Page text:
For example, if your goal is expanding your business, look at new ways to boost income without needing a significant capital investment. You could try the following:

However, you may need to delay your plans until you have the necessary funds or reduce business expenses until you can afford to invest in your goal.  

5. Investigate alternative funding sources.

Business bank loans are only one of many funding options. Consider the following: 

Additionally, depending on your unique situation, one of the following business loan alternatives may be right for you:

  • Alternative lenders: Alternative lenders offer ways to access the capital you need to grow your small business. Read our review of SBG Funding, our review of Rapid Finance and our Crest Capital review to learn about several highly rated alternative lenders that may be able to accommodate your unique situation. 
  • Lines of credit: A line of credit is an agreed-upon amount a lender – usually a bank but can also be an alternative lender – extends to a business. You can draw on this line of credit as needed, but you will pay interest on the amount you use until it is paid off. If you qualify for a line of credit, it’s a great way to access emergency funds quickly without having to jump through too many hoops. 
  • Short-term loans: A short-term loan is any loan you’re expected to repay in a year or less. Banks don’t usually offer these loans, but they are quite common for alternative lenders. As the name suggests, short-term loans are beneficial when you must cover a one-time cost or need a small boost to kick your business into gear.
  • Invoice factoring: Invoice factoring is a type of alternative funding in which a company sells its outstanding invoices to a third party. The invoice factoring company generally pays 85 to 95 percent of the invoices’ value, giving your business cash fast. Once a client pays their invoice, the remainder of the original invoice is paid to you, minus a small fee that remains with the factoring company. This type of loan is ideal for businesses that regularly have outstanding invoices straining their cash flow.
  • Merchant cash advances: A merchant cash advance is money a lender provides a business upfront in exchange for a percentage of its credit card sales over a specific time frame. This alternative financing option is ideal for stores with a high volume of daily credit card sales, such as restaurants and boutiques.
  • Microloans: A microloan, typically $50,000 or less, is designed to get small business owners on their feet. These loans are generally not available from banks, but alternative lenders provide them to businesses that must acquire new equipment, open a new location or hire staff.
  • Equipment financing: As the name suggests, equipment financing loans are used to purchase mission-critical equipment. Unlike other loans, the equipment acts as collateral, lowering interest rates. If the equipment is valuable enough, the application approval process may run much more smoothly because the equipment mitigates the lender’s risk.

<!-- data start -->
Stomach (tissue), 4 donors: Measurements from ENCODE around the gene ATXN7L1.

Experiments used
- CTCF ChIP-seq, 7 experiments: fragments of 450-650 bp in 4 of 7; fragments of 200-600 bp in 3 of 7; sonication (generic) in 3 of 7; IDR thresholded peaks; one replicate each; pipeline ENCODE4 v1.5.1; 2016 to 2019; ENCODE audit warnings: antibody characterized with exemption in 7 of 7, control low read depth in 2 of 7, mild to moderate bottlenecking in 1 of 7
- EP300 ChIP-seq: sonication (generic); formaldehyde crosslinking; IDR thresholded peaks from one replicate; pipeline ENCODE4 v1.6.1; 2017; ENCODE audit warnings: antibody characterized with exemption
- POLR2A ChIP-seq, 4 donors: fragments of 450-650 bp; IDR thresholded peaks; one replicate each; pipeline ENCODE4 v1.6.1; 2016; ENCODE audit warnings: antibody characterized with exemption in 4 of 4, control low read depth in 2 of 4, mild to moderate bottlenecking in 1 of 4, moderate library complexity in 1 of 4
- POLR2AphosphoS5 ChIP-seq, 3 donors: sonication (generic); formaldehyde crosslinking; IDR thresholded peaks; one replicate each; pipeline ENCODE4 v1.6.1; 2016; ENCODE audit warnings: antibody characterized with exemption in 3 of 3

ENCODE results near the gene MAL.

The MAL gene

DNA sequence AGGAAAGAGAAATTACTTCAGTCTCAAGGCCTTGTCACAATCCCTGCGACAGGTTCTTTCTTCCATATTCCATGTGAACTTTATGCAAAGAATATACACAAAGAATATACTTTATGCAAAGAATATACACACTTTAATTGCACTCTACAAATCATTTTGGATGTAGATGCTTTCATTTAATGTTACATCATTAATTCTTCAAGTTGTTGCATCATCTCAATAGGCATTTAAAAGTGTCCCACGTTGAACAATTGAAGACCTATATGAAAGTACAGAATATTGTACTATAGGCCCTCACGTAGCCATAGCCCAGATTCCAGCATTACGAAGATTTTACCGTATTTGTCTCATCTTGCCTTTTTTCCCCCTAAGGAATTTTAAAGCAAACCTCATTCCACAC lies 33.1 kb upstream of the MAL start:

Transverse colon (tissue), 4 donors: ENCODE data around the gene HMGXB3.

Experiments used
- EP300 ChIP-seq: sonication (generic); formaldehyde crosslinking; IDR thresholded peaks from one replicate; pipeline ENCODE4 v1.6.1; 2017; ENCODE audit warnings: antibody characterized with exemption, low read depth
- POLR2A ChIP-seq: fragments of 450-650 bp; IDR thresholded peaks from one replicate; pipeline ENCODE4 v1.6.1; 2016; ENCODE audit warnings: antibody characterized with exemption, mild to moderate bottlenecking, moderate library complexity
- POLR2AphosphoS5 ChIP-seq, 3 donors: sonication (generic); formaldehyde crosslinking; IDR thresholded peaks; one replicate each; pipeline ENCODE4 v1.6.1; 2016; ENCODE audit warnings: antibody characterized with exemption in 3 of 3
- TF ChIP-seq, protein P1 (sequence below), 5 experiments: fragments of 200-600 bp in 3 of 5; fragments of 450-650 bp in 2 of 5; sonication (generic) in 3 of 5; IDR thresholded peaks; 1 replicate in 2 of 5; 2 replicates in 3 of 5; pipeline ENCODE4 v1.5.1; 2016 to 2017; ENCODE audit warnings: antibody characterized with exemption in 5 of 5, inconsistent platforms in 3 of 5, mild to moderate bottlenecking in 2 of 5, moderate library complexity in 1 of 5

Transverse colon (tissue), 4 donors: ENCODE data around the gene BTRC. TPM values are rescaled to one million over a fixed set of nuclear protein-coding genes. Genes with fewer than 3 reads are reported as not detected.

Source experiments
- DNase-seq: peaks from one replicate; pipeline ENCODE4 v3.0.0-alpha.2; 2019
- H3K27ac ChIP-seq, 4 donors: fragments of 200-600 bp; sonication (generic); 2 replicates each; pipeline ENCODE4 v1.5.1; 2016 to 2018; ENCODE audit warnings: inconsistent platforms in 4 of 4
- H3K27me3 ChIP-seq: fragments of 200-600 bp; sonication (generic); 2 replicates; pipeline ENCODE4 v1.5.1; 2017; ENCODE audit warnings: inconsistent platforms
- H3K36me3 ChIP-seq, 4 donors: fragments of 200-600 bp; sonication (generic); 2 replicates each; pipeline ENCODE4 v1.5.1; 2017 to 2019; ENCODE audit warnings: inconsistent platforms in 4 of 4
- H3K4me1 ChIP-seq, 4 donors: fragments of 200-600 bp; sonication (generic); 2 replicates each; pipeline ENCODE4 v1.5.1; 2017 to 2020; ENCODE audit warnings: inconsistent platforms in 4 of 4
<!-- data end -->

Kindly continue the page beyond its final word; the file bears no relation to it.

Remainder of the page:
• Crowdsourcing: Crowdsourcing, also called crowdfunding, sources funding from large groups of people. In most cases, it means taking your case directly to the public and reaching out to thousands, or even millions, of people at once via social media campaigns. Crowdsourcing your business’s capital needs will work only if you can persuasively convince a mass audience to get behind your plans. It’s particularly popular among startups, but even well-established business owners can rely upon the method if they know what they’re doing.
  • SBA loans: SBA loans are backed by the U.S. Small Business Administration and offer business borrowers flexible loan sizes, low interest rates and extended repayment terms. The SBA doesn’t provide loans; instead, it guarantees the loans issued by an SBA-preferred lender or financial institution. The three main types of SBA loans are:
    • 7(a) loans: These are the SBA’s primary loans for small businesses. Interest rates vary based on the borrower’s credit score. With this loan, you can borrow up to $5 million.
    • SBA microloans: These are smaller loans ranging from $10,000 to $50,000. They are aimed at borrowers who need money to get a business up and running. 
    • 504 loans: These are long-term, fixed-rate loans that small business owners can use to expand or modernize their operations. They can be used to buy expensive equipment or for real estate. Terms for these loans run from 10 to 25 years. 

Businesses that pursue alternative financing must understand that these funding options often come with exceptionally high costs. Alternative lenders aim to ensure a return on what may be considered a “risky” investment. It’s wise to factor in the cost of alternative financing before pursuing this option. 

Jennifer Dublino contributed to this article.

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Donna Fuscaldo, Staff Writer
Donna Fuscaldo is a senior finance writer at and has more than two decades of experience writing about business borrowing, funding, and investing for publications including the Wall Street Journal, Dow Jones Newswires, Bankrate, Investopedia, Motley Fool, and Most recently she was a senior contributor at Forbes covering the intersection of money and technology before joining Donna has carved out a name for herself in the finance and small business markets, writing hundreds of business articles offering advice, insightful analysis, and groundbreaking coverage. Her areas of focus at include business loans, accounting, and retirement benefits.